The Stornello’s handing is also quirkily lovable. The unadjustable forks and preload twin shocks are basic, but ride quality is good and they manage the bike’s weight well within the expectations of the engine.
And that’s the key to understanding the Stornello – it doesn’t possess the
‘The V7 II motor remains a gloriously lumpy, great thing, shuddering through its shaft drive’
finessed handling and stellar engine performance of most new bikes because it doesn’t have to. It’s so obviously not about that. And as long as basic control functions work well – and they do – then everything else is for the sheer pleasure of riding.
Meanwhile, in Bologna...
The Ducati Scrambler, on the other hand, is very much about getting from A to B with haste as well as style.
Tell someone you’ve bought a Scrambler and, uniquely, you have to qualify the name because you could be talking about BMW, Triumph or even a Moto Morini, as well as a Ducati. And, once you’ve confirmed the bike originated from Bologna, you have to specify which of the six flavour variants it could be.
This is the Scrambler Classic, identified as such because it shares the wire spoked wheels and brown seat with the Scrambler Urban Enduro but comes with similarly brushed alloy huggers as the Moto Guzzi. Such fine purchasing distinctions are what the coffeecustomising scene has done for us. Not to mention beards and knuckle tattoos.
The Scrambler is more conventionally fun than the Guzzi – it has a more sophisticated ride quality, and steers more accurately and with greater agility than the Stornello. It feels significantly lighter too, and is more easily manageable with a lower seat height. In this respect, it’s much more novice-friendly.
And the Scrambler’s 803cc air-cooled 90° L-twin motor is very much more powerful too, everywhere – bottom, midrange and top end – which gives it a broader palette of riding scenarios. You can do more with the Scrambler; it’s not as one-paced as the Guzzi. Fire it away from the lights with a lively jolt, belt around dual carriageways at 80mph, and have enough juice under the tank to crack the ton. And while
‘The Scrambler’s 803cc air-cooled 90° L-twin motor is very much more powerful too, everywhere’
some criticised the Scrambler’s 75bhp output as underwhelming when the bike was launched it turns out that, like the Guzzi, it’s just the right balance for the Scrambler’s chassis capacity and, more importantly, the kind of rider the bike is built for – few of whom will want wheelies and skids.
But that performance flexibility comes at a price because the Ducati can be over-sensitive on the gas, and a novice rider will find dealing with instant throttle response can easily turn into a jerky, snatchy ride. I found myself using a lot of back brake to keep the bike moving evenly at low speed. It’s also a quiet, civilised, vibe-free engine; don’t expect the traditional Ducati thrashing about.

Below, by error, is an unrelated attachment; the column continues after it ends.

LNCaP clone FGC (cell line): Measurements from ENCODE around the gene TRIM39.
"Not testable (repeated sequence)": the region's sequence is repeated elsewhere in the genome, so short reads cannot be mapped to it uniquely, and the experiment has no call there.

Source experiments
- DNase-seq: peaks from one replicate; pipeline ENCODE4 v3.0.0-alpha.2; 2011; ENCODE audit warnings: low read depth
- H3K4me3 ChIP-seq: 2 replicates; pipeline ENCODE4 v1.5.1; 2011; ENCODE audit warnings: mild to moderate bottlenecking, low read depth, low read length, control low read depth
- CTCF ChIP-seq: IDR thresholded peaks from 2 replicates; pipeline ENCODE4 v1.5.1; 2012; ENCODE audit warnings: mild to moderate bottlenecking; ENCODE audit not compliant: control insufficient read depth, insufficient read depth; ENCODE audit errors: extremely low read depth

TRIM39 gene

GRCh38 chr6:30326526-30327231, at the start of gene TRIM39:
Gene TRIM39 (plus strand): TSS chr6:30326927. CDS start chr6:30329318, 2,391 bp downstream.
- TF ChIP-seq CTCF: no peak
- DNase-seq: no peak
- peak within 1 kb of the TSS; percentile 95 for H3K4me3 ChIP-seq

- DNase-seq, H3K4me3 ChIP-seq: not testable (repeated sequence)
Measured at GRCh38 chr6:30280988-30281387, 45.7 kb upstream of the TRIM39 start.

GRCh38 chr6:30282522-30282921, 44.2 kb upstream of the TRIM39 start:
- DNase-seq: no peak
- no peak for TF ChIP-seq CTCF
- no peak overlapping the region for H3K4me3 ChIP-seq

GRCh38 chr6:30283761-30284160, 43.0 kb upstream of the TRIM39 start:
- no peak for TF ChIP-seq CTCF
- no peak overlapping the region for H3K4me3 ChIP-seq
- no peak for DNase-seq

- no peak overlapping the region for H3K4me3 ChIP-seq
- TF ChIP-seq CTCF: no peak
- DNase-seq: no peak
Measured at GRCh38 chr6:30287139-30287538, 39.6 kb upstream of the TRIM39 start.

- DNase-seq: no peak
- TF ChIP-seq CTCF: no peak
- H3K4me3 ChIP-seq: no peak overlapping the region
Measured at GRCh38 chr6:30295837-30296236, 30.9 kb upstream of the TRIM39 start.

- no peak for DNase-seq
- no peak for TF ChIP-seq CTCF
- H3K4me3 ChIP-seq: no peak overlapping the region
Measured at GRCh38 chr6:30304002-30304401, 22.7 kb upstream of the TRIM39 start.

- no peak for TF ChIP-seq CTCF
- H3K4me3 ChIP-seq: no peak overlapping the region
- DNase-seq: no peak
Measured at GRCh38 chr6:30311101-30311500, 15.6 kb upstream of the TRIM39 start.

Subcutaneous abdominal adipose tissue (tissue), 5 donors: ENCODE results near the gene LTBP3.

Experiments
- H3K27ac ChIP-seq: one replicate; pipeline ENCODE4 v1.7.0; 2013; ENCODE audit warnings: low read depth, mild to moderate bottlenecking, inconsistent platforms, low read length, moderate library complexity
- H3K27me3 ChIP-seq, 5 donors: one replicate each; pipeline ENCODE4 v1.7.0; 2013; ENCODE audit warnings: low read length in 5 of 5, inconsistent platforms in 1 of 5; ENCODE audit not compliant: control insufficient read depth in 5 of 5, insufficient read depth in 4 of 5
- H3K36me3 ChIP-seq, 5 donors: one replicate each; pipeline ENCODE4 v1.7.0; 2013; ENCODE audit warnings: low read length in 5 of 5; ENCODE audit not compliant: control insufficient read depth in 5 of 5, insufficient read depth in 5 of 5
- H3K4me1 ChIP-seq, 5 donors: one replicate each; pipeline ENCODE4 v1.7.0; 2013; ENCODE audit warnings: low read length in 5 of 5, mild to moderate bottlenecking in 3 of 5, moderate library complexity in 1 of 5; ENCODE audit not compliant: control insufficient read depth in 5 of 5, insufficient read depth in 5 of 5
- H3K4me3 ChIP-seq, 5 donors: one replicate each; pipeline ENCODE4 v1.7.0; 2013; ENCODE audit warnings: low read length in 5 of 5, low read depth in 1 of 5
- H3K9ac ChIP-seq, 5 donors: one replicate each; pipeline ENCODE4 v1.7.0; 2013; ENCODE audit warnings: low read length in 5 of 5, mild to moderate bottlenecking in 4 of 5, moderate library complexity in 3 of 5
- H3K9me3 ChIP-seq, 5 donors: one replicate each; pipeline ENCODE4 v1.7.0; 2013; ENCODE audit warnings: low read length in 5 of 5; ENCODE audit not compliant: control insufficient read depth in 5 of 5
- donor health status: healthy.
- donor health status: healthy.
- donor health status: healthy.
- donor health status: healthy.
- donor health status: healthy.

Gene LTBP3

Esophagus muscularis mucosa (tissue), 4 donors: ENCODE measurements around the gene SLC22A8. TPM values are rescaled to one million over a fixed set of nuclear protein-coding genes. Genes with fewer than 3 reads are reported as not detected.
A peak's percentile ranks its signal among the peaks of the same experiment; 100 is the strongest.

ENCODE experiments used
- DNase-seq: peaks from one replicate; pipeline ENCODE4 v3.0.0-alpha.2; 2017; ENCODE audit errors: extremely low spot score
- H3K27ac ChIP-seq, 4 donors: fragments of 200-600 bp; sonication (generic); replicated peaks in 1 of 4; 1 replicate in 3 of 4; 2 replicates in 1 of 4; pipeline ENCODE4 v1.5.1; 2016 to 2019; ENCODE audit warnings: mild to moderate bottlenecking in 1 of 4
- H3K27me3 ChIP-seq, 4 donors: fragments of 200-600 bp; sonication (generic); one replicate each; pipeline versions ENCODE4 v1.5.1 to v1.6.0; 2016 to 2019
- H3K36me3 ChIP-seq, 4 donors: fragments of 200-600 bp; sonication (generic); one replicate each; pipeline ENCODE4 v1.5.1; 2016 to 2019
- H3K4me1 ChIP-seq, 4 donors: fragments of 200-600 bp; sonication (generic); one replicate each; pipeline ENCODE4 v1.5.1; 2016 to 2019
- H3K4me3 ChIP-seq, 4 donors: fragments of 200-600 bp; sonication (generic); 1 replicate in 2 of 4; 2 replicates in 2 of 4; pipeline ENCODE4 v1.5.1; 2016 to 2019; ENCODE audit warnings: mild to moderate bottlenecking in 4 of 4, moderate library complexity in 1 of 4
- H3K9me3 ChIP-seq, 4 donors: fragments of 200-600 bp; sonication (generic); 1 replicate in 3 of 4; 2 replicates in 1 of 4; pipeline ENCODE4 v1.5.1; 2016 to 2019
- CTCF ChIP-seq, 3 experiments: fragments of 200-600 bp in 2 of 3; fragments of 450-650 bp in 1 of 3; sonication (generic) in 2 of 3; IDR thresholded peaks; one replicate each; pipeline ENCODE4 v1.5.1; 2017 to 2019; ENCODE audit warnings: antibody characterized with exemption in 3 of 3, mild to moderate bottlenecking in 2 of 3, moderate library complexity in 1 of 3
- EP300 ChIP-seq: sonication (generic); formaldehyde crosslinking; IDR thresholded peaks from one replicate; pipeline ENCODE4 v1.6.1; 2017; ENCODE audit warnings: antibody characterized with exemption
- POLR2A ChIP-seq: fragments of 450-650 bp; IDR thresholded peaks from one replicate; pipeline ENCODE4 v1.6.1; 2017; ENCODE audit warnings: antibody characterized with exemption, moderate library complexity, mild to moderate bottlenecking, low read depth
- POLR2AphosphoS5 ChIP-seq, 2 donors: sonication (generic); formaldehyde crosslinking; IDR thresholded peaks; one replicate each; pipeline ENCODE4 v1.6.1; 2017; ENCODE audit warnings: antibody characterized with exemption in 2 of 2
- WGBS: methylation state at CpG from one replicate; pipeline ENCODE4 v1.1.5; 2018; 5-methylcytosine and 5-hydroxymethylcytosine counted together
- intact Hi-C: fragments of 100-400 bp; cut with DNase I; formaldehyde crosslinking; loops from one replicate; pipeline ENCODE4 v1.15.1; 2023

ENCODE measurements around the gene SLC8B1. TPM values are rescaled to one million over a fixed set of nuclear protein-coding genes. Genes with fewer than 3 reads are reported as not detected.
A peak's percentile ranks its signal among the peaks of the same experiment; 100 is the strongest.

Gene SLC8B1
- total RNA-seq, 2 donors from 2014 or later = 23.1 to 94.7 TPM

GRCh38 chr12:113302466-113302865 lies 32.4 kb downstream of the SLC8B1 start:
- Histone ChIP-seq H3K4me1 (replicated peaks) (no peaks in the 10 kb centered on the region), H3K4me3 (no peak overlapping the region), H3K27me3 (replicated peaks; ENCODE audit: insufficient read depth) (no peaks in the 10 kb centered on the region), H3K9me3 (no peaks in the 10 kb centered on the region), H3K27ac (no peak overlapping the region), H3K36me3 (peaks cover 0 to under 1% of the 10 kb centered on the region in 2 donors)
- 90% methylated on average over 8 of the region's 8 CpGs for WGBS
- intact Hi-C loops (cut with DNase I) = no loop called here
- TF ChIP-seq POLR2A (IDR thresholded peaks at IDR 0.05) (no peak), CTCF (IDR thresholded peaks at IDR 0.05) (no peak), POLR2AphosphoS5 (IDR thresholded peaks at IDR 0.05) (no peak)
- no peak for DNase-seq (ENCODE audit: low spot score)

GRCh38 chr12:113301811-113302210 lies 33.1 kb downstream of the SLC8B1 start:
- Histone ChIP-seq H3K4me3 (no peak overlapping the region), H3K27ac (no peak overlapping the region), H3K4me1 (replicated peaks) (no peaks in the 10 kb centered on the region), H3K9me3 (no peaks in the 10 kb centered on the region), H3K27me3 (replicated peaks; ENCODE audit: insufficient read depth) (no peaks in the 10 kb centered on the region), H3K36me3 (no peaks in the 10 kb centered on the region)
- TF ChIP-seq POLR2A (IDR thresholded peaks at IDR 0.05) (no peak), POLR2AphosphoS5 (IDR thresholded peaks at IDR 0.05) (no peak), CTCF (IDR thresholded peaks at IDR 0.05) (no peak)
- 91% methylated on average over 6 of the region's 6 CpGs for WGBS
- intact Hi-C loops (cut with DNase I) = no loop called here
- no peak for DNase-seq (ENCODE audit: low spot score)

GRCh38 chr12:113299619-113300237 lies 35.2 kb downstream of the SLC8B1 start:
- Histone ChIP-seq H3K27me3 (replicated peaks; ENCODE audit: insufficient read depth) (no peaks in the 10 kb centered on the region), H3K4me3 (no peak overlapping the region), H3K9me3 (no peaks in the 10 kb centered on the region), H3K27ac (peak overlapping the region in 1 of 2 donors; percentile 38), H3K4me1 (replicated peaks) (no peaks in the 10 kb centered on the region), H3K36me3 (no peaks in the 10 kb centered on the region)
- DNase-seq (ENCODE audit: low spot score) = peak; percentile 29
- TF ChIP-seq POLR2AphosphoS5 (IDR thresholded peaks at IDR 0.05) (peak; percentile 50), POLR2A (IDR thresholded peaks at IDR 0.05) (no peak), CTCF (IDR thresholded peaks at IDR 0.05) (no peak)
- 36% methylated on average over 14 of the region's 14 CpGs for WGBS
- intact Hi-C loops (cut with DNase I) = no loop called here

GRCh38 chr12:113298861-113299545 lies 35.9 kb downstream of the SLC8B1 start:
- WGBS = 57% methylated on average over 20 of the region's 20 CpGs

The Scrambler’s riding position is odd, at first. The seat is low, bars are high and wide, and pegs feel forwardplaced – it’s a bit like an adult riding a kid’s chopper, all knees under your chin and hands in the air. And it’s hard work when there’s a headwind on a motorway. But it makes absolute sense battering about on city streets, where the bars give fantastic turning ability (more lock would be nice) and direct steering and positive suspension feedback let you know exactly what liberties you can take.
And low speed balance is impeccable. The Scrambler should have an ‘Urban Junior Kickstart’ version with a pencil-thin seat, no tank and built-in Peter Purvis running commentary. If riding as slowly as possible over speed bumps, up kerbs and round taxis is your bag, the Scrambler is for you.
But there’s no easy way to say this: the Scrambler isn’t as pretty as the Guzzi. It’s not ugly but, with chunky saddle, invisible subframe, shorty exhaust plumbing and banana swingarm, the Scrambler looks unbalanced, as if it can’t decide whether it’s a flat tracker, a street bike, a scrambler or everything at the same time. Ducati have designed more than their fair share of the world’s most beautiful bikes, but unfortunately this Scrambler isn’t one of them.
It’s well-made though, and much tidier and thorough than the Moto Guzzi Stornello. The switchgear is neater, the competition throttle cable housing is genius, the single clock dial is fresh and simple, and the general level of fit, finish and componentry is outstanding.
Ôthe Ducati should have a Ôjunior Kickstartõ version with a pencil-thin seat and no tankõ
Cylinders poking out at each side, the Guzzi’s got loads of character With more go in the engine department the Scrambler is more of a rider’s bike Guzzi or Ducati, now you can choose the flavour of your Italian scrambler
Banana swingarm and radial Brembos bring a bit of modern muscle to the Scrambler
Move over Scrambler, Moto Guzzi’s Stornello is out to claim your retro crown